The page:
Let’s consider what happens when plants are grown under generated light. As a graduate student, and then as a young Assistant Professor beginning his academic career, I conducted plant nutrition studies in growth chambers under generated light. The growth chamber was used so that the environment surrounding the plants could be controlled, and therefore the treatment effects obtained would not be the result of interacting influences that exist in an uncontrollable environment, such as that which occurs in either a greenhouse or outdoors. Day length, air temperature, relative humidity, etc. can be controlled in a growth chamber. But the question that was always a concern – “was that observed in my plants an artifact of the light conditions since the generated light did not duplicate sunlight in terms of ether intensity or wavelength composition?” I never was able to satisfactorily answer that question.
Interestingly, many plants will grow very well under a wide range of generated light that varies in both intensity and wavelength composition. Significant advancements have been and continue to be made in light-generating device design, so that today growers have a variety of light- generating sources to choose from that will provide adequate light conditions for good plant growth. As with so many things today, it is not the lack of sources and lamps, it is the overload of information on light-generating devices and sources that can make selection challenging. On the internet, there are over 60 million websites dealing with this subject!
There are two primary applications for the use of artificially generated light: the supplementation of normal sunlight or as the only source of light. For light supplementation, its primary use is to extend the sunlight period, rather than adding additional light during the normal sunlight period. The possible exception would be when during sunlight hours, there is a significant reduction in sunlight intensity due to dense cloud conditions.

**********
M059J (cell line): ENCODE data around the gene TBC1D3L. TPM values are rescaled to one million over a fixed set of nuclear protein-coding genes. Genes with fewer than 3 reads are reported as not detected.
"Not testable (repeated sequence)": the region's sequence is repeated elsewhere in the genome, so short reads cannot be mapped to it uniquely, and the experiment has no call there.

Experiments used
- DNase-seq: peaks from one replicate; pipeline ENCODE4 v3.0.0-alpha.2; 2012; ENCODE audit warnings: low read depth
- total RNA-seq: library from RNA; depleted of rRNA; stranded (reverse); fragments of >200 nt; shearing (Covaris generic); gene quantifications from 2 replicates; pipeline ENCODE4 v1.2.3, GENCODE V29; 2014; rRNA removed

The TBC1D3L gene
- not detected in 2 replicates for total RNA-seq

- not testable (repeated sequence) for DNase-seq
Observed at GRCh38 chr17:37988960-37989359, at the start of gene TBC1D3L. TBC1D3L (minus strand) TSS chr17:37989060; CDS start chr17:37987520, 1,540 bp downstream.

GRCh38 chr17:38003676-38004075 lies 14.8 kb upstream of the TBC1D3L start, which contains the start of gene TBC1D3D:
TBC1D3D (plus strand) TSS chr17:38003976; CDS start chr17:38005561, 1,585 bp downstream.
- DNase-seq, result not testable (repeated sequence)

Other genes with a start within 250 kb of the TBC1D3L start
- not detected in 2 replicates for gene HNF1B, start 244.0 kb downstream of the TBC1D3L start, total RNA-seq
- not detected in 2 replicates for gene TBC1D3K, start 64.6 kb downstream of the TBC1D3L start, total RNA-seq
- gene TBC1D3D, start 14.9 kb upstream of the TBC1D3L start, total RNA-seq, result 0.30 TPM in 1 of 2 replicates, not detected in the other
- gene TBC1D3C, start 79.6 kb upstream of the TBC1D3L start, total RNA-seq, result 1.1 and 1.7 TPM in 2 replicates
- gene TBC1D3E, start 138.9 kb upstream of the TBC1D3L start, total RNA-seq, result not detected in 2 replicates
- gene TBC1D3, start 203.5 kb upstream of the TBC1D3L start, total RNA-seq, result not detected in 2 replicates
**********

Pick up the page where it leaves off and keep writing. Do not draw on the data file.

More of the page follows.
Initially, most of the artificial light sources were lamps that generated light within specific wavelength ranges. In the growth chambers I used mentioned above, two types of lights were installed, fluorescent lamps generating light in the shorter wavelengths of the spectrum, and interspaced were incandescent light bulbs that generated light in the longer wavelengths. Today, most of the lamps available have a fairly wide wavelength spectrum of generated light or have a specific wavelength range in order to affect a particular plant characteristic, such a foliage color, physical shape or flowering habit.
When selecting a particular light generating device, light intensity and wavelength range characteristics are the primary factors for consideration. In addition, initial and operating costs, life span, as well as heat generation are additional factors that can influence a selection.